Roma review: Over the last couple of decades, Oscar-winning filmmaker Alfonso Cuarón has directed everything from children’s fantasy with Harry Potter to sci-fi Gravity and the hugely impressive Children Of Men. For his first film with Netflix, the Mexican takes us back to his homeland for a deeply personal character drama which should return him to awards glory.
Roma review [TIFF]
Mark my words now – Roma will score an Oscar for Best Foreign Language Film. It has to be a cert. The feature, a two-hour-plus opus, absolutely blew me away and reduced me to a sobbing mess upon its North American debut here in Toronto. Filmed in monochrome (photographed and co-edited by the director himself) and released in its native language (Spanish and Mixtecs), isn’t exactly your typical commercial fodder, but the film will be thankfully guaranteed an audience as it will head straight to the streaming platform Netflix (which, I remind you, has over 100 million subscribers) in December 2018. Having not read reviews, seen any trailers, or heard much about the film prior to viewing, I wasn’t sure what to expect, but I can absolutely say that this is amongst Cuarón’s best work, and may just be his best film to date.
Set in early 1970s Mexico City, Roma focusses upon a middle-class family who lives in the Colonial Roma district of the city. The patriarch of the family, Antonio (Fernando Grediaga), works away a lot, leaving his wife Sofia (Marina de Tavira), and her mother at home to look after the four children that need constant attention and supervision – as well as feeding – most of which is managed by live-in nanny Cleo (played by newcomer Yalitza Aparicio). There’s also the dog, who likes to crap all over the patio floor outside, the close-up image of which is the first thing we see, over the opening titles, Cleo eventually seen washing it down, which is just one of her many monotonous daily tasks.
Cleo’s life is clearly the family, though she meets and falls for local martial arts enthusiast Fermín (Jorge Antonio Guerrero), and sleeps with him after they bypass a trip to the cinemas to enjoy other activities on a warm summer day. Cleo misses a period, and when she confronts Fermín to tell him that she might be pregnant, he bolts for the door leaving the young girl to face up to her new predicament alone. Afraid that her job – and home may now be in the balance, Cleo tells Sofia and co. all of whom are having their own struggles in that it seems that the money has stopped coming in – the allusive Antonio not working away at all, but living a very different life across town with another woman, or indeed women.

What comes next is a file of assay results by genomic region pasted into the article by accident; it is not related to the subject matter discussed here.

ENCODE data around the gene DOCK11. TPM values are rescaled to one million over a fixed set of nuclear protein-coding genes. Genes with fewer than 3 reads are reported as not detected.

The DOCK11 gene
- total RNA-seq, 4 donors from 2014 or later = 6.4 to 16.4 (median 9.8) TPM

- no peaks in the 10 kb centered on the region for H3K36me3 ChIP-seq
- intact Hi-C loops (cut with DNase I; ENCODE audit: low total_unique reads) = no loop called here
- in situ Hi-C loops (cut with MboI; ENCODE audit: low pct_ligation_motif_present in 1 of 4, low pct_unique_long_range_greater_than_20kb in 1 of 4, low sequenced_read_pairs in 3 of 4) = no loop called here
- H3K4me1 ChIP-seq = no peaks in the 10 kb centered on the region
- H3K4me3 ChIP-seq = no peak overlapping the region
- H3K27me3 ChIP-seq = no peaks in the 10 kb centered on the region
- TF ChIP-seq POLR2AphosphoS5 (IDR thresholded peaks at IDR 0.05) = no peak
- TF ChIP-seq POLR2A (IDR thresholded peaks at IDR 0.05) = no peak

I hope I haven’t revealed too much – I’ve tried to keep the story as vague as possible as Cuarón’s film really is one to experience for yourself. Every single image is like a still photograph, the filmmaker’s camera fluid and slow-moving to capture the action delicately and intricately. Each move seems to have been worked out to perfection prior to physical filming, the framing just beautiful and the black and white textures complimenting the landscape of 1970s Mexico.
Related: Working Woman review [TIFF]
Yalitza Aparicio’s turn as Cleo – her first role – is near faultless, the young actor often just seen lurking in the background of scenes, though effortlessly projecting the mood of her character with just a look or glance. A scene late on in a hospital, which I won’t go into too much detail about is jaw-dropping, Cuarón refusing to cut away from what is playing out on screen, instead just letting the camera linger on Aparicio’s performance which, for a non-actor, is astounding and heart-breaking. This is the scene that really got to me, as did another which almost immediately followed – a physically demanding set piece at a stormy beach requiring Aparicio to reach for a very skillset, the camera once again following her every move in one seamless sweeping take.
Roma is also a film which looks really expensive. It is full of old cars, sweeping shots of 70s Mexico City as far as the eye can see, and the use of what looks like hundreds of extras. It’s also intimate, Cuarón pulling from his own experiences growing up, the personal nature of the film seeping through in every frame.
I’m sure the film won’t be for all. It’s a long one – 135 minutes – and slow-paced, which could be a challenge for even the most attentive and patient Netflix viewer to not reach for the remote. This is a film that should be experienced on a big-screen (it will get a brief Oscar-qualifying cinema run) due to its cinematic, visual qualities and even its stunning sound design.
I can’t recommend the film enough. Tell your friends, add it to your lists now. Roma is absolutely one of the best films of the year.
Roma review by Paul Heath, September 2018.